6. Serial Attached SCSI (SAS)
Serial Attached SCSI (SAS) is a point-to-point serial protocol that handles data flow among the computer storage devices such as hard drives and tape drives. It is the successor to Parallel SCSI and uses the standard SCSI command set. SAS is chosen over SCSI because of its flexibility and other beneficial features as given below:
- While the latest parallel SCSI standard can support maximum of only 16 devices, SAS makes use of expanders and can support up to 65,535 devices.
- SAS is free from issues like termination and clock skew.
- SAS is a point-to-point technology, meaning the resource contention issues, which were common in parallel SCSI, do not affect it.
- SAS drives furnish better performance, scalability, and reliability in storage applications and can also operate in environments where SCSI
Hard Disk Interfaces (Cont’d)
USB is a “plug-and-play” interface, which allows users to add a device without an adapter card and without rebooting the computer. Universal Serial Bus (USB), developed by Intel, was first released in 1995 with a maximum speed support of 12 Mbps. Currently available USB supports data transfer speeds up to 5 Gbps. USB allows external peripheral devices such as disks, modems, printers, digitizers, and data gloves to connect to the computer.
The USB design architecture is asymmetrical that comprise a host, many USB ports, and many peripheral devices. Communication through USB device is mainly through pipes or logical channels, which are connections between the host controller and a logical entity called endpoint. USB cable length ranges from about 3 feet to over 16 feet. The maximum length being 16 feet 5 inches for high speed devices and 9 feet 10 inches for low speed devices.
Features of USB:
- Easy to use
- Provides expandability
- Provides speed for the end user
- Has high performance and ubiquity
- Allows easy connection of peripherals outside the PC
- Most operating systems configure USB-enabled devices automatically
- Useful in PC telephony and video conferencing
Hard Disk Interfaces: Fibre Channel
Fibre Channel is a point-to-point bi-directional high-speed network interface, which supports data transfer rates of up to 16-gigabit per second. It connects shared storage devices, computer system servers, disk drives, and storage controllers. Developed by the American National Standards Institute (ANSI), the fibre channel has three major topologies:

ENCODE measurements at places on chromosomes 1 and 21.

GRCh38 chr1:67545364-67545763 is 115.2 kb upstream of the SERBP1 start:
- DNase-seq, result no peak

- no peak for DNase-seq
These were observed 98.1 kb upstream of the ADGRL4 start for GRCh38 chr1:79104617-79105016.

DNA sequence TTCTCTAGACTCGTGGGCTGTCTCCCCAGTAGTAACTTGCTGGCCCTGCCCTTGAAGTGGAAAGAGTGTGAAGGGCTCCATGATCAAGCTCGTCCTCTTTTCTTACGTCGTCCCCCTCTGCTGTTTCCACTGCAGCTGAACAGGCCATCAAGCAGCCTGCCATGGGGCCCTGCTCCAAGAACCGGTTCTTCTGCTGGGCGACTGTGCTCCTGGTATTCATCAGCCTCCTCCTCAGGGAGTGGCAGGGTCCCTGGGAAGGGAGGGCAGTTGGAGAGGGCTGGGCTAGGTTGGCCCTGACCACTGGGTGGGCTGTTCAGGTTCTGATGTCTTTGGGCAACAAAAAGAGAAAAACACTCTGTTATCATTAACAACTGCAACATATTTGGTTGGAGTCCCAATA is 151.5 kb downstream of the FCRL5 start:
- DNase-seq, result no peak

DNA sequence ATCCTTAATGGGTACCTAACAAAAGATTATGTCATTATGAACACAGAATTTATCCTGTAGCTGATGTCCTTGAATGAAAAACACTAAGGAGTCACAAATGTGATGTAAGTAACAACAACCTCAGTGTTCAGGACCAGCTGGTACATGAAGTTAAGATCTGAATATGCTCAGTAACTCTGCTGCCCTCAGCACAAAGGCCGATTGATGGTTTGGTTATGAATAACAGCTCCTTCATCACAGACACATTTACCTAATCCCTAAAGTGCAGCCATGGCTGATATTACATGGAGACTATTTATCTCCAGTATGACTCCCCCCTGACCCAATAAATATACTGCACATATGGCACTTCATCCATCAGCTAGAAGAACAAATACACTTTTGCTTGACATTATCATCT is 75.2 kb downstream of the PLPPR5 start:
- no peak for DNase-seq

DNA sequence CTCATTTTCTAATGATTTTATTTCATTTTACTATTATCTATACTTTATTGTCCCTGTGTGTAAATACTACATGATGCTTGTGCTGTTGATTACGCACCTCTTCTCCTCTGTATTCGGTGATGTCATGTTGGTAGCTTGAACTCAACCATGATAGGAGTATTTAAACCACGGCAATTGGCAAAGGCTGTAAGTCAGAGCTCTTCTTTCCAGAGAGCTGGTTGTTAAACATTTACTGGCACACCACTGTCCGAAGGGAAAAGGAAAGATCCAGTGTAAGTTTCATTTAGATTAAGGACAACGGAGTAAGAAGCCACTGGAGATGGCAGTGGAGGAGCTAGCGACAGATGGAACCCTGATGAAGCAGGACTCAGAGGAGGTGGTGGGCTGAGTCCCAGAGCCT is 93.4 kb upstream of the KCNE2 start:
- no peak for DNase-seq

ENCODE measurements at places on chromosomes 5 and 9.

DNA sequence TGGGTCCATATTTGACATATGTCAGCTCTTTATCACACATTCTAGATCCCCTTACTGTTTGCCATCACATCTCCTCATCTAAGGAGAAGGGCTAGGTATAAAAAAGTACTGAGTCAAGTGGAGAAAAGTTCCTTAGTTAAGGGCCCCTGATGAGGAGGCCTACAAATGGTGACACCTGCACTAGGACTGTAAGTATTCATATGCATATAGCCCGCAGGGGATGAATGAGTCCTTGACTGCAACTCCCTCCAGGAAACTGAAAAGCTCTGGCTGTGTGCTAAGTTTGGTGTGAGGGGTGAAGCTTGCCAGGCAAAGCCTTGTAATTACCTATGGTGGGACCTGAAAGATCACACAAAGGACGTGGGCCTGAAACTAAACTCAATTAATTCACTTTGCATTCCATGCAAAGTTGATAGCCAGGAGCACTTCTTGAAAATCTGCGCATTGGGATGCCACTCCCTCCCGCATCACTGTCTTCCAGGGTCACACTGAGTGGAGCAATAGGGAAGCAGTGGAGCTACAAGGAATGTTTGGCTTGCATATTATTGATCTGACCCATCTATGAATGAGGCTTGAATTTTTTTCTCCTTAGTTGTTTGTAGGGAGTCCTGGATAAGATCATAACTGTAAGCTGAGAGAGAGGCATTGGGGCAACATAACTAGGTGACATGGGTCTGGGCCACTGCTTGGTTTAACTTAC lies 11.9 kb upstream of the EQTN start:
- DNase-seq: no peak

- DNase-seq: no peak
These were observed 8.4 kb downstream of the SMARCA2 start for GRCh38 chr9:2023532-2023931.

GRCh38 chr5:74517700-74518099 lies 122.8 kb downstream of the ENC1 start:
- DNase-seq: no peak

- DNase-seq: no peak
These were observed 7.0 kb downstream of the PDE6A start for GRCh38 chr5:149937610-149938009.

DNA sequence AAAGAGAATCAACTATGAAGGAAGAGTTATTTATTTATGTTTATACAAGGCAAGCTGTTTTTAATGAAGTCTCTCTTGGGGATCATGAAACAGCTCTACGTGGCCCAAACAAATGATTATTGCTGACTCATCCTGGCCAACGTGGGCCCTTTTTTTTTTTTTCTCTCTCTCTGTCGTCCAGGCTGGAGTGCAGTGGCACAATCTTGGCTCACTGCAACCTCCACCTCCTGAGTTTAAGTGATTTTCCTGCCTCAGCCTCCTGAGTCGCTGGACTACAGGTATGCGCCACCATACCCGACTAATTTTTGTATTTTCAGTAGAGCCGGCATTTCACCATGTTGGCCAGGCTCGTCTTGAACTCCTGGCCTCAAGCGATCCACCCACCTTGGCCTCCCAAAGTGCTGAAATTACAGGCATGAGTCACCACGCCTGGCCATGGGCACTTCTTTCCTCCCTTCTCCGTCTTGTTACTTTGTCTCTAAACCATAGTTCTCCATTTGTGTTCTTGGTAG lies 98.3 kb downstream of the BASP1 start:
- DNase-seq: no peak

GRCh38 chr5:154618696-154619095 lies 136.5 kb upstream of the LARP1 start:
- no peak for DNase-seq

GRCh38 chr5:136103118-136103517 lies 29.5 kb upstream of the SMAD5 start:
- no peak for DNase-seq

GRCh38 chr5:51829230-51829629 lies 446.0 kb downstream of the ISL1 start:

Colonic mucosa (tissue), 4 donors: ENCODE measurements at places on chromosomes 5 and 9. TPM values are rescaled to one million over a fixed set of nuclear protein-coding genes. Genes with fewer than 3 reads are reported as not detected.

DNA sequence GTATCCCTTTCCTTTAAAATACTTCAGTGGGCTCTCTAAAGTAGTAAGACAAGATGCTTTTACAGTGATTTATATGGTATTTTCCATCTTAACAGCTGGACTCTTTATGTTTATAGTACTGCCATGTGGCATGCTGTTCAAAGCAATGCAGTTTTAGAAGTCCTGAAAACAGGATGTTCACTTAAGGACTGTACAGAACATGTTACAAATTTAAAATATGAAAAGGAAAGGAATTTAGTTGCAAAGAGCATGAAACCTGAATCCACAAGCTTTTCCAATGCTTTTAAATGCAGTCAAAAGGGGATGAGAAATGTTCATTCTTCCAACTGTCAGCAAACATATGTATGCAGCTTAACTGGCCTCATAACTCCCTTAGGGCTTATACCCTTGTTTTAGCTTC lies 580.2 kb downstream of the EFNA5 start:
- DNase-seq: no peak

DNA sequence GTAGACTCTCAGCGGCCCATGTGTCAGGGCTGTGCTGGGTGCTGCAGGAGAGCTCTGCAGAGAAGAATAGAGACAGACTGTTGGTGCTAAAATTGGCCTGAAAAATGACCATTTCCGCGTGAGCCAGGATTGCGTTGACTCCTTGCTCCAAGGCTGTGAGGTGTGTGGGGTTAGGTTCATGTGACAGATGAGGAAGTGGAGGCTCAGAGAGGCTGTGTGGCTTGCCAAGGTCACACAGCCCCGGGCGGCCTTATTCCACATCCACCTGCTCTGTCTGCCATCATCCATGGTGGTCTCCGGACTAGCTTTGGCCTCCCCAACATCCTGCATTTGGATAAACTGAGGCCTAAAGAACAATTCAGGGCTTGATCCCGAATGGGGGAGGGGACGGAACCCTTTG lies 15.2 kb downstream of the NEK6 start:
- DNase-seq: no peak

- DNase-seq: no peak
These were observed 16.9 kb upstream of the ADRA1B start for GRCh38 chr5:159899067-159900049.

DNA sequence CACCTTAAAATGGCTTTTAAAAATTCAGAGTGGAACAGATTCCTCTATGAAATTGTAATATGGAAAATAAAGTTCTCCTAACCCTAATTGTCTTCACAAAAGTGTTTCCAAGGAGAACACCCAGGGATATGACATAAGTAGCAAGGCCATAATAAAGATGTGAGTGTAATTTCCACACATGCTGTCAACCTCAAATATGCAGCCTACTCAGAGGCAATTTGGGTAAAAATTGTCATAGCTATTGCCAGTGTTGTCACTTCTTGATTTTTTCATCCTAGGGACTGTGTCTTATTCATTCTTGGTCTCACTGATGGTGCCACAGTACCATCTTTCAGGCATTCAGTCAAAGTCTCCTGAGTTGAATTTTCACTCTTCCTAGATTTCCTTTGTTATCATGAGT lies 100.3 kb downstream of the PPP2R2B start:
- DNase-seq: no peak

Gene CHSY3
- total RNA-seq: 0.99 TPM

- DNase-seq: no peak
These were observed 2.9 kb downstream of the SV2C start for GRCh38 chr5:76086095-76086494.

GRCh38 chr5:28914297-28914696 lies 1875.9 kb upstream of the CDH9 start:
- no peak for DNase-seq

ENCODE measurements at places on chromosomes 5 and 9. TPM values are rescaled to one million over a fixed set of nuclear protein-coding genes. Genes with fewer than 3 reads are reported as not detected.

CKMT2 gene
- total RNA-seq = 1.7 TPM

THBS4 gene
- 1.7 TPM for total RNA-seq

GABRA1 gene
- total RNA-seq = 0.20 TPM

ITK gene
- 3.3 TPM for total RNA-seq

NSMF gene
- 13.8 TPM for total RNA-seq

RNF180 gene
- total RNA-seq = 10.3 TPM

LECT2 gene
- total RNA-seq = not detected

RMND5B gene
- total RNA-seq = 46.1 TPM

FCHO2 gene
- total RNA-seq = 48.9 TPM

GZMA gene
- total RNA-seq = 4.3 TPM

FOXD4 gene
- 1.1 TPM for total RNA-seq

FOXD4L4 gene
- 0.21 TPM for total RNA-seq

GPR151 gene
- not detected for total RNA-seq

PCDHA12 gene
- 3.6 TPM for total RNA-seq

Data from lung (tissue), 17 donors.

- Point-to-point (FC-P2P): In point to point topology, the fibre directly connects two devices with each other. This topology is simple and has limited connectivity,
- Arbitrated loop (FC-AL): In this topology, the connections between all devices form a loop or ring. Addition or removal of devices from the loop interrupts all the activities on the loop. Even if one device fails it causes a break in the topology. There are Fibre Channel hubs to connect many devices and can bypass the failed ports.
- Switched fabric (FC-SW): In this design, the fibre connects all the devices or loops of devices to fibre channel switches.
- The state of the fabric is handled by switches, which provide optimized interconnections
- The traffic between two ports passes via only the switches and is not transmitted to any other port
- Even if a port fails it will not affect the operation of other ports
- SeveraL pairs of ports can communicate at a time in a fabric.
- The communication process by using fibre-optics has the following steps:
– Creates the optical signal by using a transmitter
– Relays the signal along the fibre
– Makes sure that the signal is not distorted or weak
– Receives the optical signal
– Finally converts it into an electrical signal
Many telecommunications companies make use of optical fibres to transmit telephone signals, cable television signals, and Internet communications.
Features of Fibre Channel:
- Supports higher data transfer rate between mainframes, workstations, desktop computers, supercomputers, displays, storage devices, etc.
Protocols supporting Fibre Channel:
Questions related to this topic
- What are the different interfaces of a HDD?
- What is an IDE interface?
- What is the difference between IDE and SCSI?
- Which type of interface is the standard today for a PC’s main internal hard disk drive?